Let’s face it. we all have to die one day. Maybe today, maybe tomorrow, or many years later. Death is uncertain and not in our hands. What’s in our hands is protecting our wealth after we are gone. We will be talking about creating a trust today.
When reviewing your finances, one of the most frequently asked questions is “Why would I need to set up a trust?” Trust is mostly used to decrease a person’s estate taxes, but it’s also used to pass on assets to a third-party. There are many benefits to be had with setting up a trust.
Read on to learn a few reasons why you should set up a trust.
It Allows You to Protect Your Assets
Setting up a trust does is far more than simply cutting down taxes. It keeps everything you have safe from those who would make things difficult like creditors and people who aim to coerce your beneficiaries.
However, there is something you need to know. There is something known as a fraudulent conveyance, which is a way of trying to avoid debt by giving money to another person.
Some people tend to take advantage of trust solely for this reason. Before setting up your trust, make sure you speak to a lawyer first.
It Gives You Privacy
Although it’s not a pleasant thing to talk about, once a person dies, their will ends up becoming a public document, which is then probated.
Besides, the value of the person’s assets is also made public, giving the government free reign of them.
With a trust set up, grantors and beneficiaries alike won’t have to deal with the government. This is because the trust agreement is a private document compared to a will.
You Have Control of How Things Are Distributed
In some cases, maybe there isn’t enough trust established between you and your beneficiaries. On the other hand, maybe they’re too young to make financial decisions and need financial guidance.
Regardless, as the grantor of the trust, you have complete control over how things are distributed.
In addition to the wishes left by the owner of the trust, it’s up to you to how and when funds are dispersed. Do you want to give everything at once or do you want to have your beneficiaries acquire your assets as time goes on?
Since is bound to impact the beneficiaries’ lives, it’s important to weigh all of the options before making a final decision.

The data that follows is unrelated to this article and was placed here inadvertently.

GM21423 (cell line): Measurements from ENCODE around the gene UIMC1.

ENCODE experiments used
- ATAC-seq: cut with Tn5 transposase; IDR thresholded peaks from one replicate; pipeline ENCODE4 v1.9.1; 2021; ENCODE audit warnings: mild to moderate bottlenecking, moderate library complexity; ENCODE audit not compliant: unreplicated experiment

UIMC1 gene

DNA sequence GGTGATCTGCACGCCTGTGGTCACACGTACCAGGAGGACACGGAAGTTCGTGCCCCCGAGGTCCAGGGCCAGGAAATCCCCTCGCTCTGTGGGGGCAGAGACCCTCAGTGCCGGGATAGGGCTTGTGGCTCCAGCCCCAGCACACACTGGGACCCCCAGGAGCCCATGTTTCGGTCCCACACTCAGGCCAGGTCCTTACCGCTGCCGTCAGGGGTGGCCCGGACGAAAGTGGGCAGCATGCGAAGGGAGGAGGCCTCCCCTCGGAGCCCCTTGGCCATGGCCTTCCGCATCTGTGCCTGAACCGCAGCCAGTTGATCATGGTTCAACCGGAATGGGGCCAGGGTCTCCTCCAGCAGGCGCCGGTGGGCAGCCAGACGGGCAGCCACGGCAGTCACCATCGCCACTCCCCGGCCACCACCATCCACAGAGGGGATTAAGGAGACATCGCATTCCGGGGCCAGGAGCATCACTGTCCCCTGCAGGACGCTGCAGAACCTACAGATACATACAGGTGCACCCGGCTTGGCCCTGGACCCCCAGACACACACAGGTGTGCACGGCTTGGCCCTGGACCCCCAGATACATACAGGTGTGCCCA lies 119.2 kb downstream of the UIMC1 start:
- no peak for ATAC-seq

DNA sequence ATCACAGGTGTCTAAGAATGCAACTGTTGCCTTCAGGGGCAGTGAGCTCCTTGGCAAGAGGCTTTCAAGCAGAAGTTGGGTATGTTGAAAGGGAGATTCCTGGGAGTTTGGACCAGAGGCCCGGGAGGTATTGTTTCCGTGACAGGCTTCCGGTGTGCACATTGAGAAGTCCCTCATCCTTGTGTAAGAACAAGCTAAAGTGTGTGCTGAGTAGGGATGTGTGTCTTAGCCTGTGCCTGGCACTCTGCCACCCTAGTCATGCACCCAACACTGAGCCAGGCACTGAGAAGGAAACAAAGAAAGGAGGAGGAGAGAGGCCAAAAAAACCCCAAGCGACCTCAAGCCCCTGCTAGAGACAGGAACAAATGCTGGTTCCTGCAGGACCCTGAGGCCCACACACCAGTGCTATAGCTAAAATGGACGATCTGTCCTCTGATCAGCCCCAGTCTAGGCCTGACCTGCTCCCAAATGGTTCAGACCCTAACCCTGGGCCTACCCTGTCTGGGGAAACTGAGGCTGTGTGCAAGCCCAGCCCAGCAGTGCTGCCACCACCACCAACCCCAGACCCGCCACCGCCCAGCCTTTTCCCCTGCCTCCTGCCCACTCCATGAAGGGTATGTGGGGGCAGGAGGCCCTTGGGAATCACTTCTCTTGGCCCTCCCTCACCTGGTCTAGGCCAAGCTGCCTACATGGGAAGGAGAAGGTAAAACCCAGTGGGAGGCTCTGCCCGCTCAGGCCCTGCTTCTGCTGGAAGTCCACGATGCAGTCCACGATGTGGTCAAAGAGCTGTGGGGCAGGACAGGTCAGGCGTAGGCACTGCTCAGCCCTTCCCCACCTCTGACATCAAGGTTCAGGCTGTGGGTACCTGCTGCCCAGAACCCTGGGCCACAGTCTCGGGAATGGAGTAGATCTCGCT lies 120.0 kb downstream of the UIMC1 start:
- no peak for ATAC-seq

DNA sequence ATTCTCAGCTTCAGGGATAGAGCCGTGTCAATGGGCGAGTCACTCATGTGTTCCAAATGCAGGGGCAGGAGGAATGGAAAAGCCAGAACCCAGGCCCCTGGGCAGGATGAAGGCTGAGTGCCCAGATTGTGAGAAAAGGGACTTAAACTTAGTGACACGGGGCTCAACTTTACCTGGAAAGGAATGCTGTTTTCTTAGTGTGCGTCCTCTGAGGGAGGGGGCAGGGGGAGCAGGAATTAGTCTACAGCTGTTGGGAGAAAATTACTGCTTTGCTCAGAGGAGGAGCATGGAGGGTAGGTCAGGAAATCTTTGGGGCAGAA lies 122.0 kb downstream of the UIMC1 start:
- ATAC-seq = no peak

A Trust Helps You Better Manage Your Assets
When it comes to managing your assets, it’s only natural to trust no one but yourself with the responsibility. However, when setting up a trust, you need to look to beneficiaries you know you can trust with your assets.
Granted, there are some cases where they simply don’t want the responsibility, they’re too young or have a crippling medical condition.
So, as an alternative, you can use a trustee to help manage your assets.
You Won’t Have to Worry About Taxes as Much
As we’ve mentioned before, trust can help you cut back on taxes. However, there’s more to it than meets the eye.
For instance, a grantor can divide their income with beneficiaries that have a lower one. By allocating the income of lower-income beneficiaries, you’ll be charged lower tax rates.
However, keep in mind that there may be a few exceptions to this, so be sure to contact a living trust attorney to get everything sorted out.
It’s important that your beneficiaries also know the proper way to file taxes for the money they receive.
Any Benefits of Disability Are Preserved
If any of your potential beneficiaries are qualified for a disability plan, there may be a chance that their benefits will disappear if they are to receive money.
However, by wording your trust agreement right, any assets promised will be held onto for the beneficiary as they continue to fit the qualifications of your province. This form of trust is often referred to as a Henson Trust.
As you can see, setting up a trust not only benefits you, it will benefit everyone included in it.
However, despite these advantages, setting up a trust can be a complex process. You might need to enlist the services of a lawyer to make sure everything goes smoothly.